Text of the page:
Cost-effectiveness analysis of community health worker interventions: A systematic review in the United States
Background: Health care costs in the United States remain elevated with significant gaps in health outcomes, especially in vulnerable populations. Objective: To systematically assess if utilizing CHWs can be shown to be a cost effective means of providing health care in the United States. Data Source: PubMed, MEDLINE, Cochrane (1980-October 2016) Study Eligibility Criteria: A strategy to identify relevant articles was developed. The data sources were searched using the following terms: community health worker, lay worker, promotora, link worker, peer based health worker, indigenous health worker, cost, cost analysis, cost allocation, cost benefit analysis, cost control, cost savings, cost of illness, cost sharing, health care costs, direct service costs, employer health costs, hospital costs, and health expenditures. Additionally, studies were selected by searching reference lists of identified articles. Studies were restricted to English and U.S. based studies only. Synthesis Methods: Abstracts and titles were initially screened by one reviewer and relevant abstracts then underwent full text review. Due to heterogeneous cost analyses and data, a meta-analysis was not conducted. Results: A total of 471 unique articles, of which 30 met inclusion criteria for full text review. All interventions presented cost data of the CHW intervention through cost-analysis, itemized costs of the intervention, and hourly wages. Some interventions included simulation models as well. The economic analyses varied in methodology, results, economic perspectives, and staffing. Conclusions: CHW interventions are cost effective when used for targeted outreach for vulnerable populations. This review showed CHW programs to have a positive financial effect on health outcomes and lower costs than usual care, even without taking the societal costs in consideration. Some positive returns on investment as well as savings for Medicaid were shown to be possible. A coherent approach to better define training, function, and title of CHWs nationally may help to enhance the positive economic aspects of these programs. This review is meant to inform key decision makers on the economic cost effectiveness of CHW interventions in the U.S. Continued research should be done to better understand the sustainability of the programs and universality of the certification of CHWs across states.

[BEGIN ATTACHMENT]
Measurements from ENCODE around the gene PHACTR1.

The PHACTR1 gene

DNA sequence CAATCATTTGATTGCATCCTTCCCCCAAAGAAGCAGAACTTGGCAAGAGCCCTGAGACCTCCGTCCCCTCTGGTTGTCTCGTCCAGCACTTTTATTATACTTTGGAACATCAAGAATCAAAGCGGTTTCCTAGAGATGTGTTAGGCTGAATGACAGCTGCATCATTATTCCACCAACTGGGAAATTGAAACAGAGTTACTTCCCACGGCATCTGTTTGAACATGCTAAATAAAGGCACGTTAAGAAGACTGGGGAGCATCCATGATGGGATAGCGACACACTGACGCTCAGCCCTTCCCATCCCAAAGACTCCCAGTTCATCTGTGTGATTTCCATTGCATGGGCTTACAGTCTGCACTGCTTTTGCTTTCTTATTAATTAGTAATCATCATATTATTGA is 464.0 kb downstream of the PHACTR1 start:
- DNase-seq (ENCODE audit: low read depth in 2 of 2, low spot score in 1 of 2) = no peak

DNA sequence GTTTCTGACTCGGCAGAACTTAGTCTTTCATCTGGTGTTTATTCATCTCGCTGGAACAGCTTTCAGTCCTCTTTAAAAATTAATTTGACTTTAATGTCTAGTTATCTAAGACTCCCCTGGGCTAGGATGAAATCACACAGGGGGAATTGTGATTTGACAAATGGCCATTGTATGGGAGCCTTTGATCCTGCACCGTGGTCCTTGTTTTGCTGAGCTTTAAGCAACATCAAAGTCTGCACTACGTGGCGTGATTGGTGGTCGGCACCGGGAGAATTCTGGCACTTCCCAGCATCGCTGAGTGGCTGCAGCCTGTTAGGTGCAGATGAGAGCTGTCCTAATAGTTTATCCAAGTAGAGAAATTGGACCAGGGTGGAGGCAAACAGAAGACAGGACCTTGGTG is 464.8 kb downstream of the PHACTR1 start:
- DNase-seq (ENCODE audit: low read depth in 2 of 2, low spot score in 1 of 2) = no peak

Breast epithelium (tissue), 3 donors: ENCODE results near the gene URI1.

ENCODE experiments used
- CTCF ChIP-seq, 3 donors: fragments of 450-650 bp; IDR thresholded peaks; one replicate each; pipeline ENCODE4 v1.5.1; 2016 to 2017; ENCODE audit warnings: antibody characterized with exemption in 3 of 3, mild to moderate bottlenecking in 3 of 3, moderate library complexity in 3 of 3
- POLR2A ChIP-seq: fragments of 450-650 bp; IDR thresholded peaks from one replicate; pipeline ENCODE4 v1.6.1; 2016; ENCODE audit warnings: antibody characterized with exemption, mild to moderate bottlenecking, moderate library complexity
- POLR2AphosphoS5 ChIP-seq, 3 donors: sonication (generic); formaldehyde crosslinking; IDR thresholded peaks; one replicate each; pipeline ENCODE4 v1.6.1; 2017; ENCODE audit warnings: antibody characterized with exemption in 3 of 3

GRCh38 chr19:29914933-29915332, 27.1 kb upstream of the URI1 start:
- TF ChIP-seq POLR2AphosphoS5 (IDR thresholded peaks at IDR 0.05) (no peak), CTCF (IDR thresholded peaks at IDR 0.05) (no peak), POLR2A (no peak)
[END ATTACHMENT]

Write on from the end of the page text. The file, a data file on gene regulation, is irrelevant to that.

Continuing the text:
Prot, Emilie Y, "Cost-effectiveness analysis of community health worker interventions: A systematic review in the United States" (2016). Texas Medical Center Dissertations (via ProQuest). AAI10249066.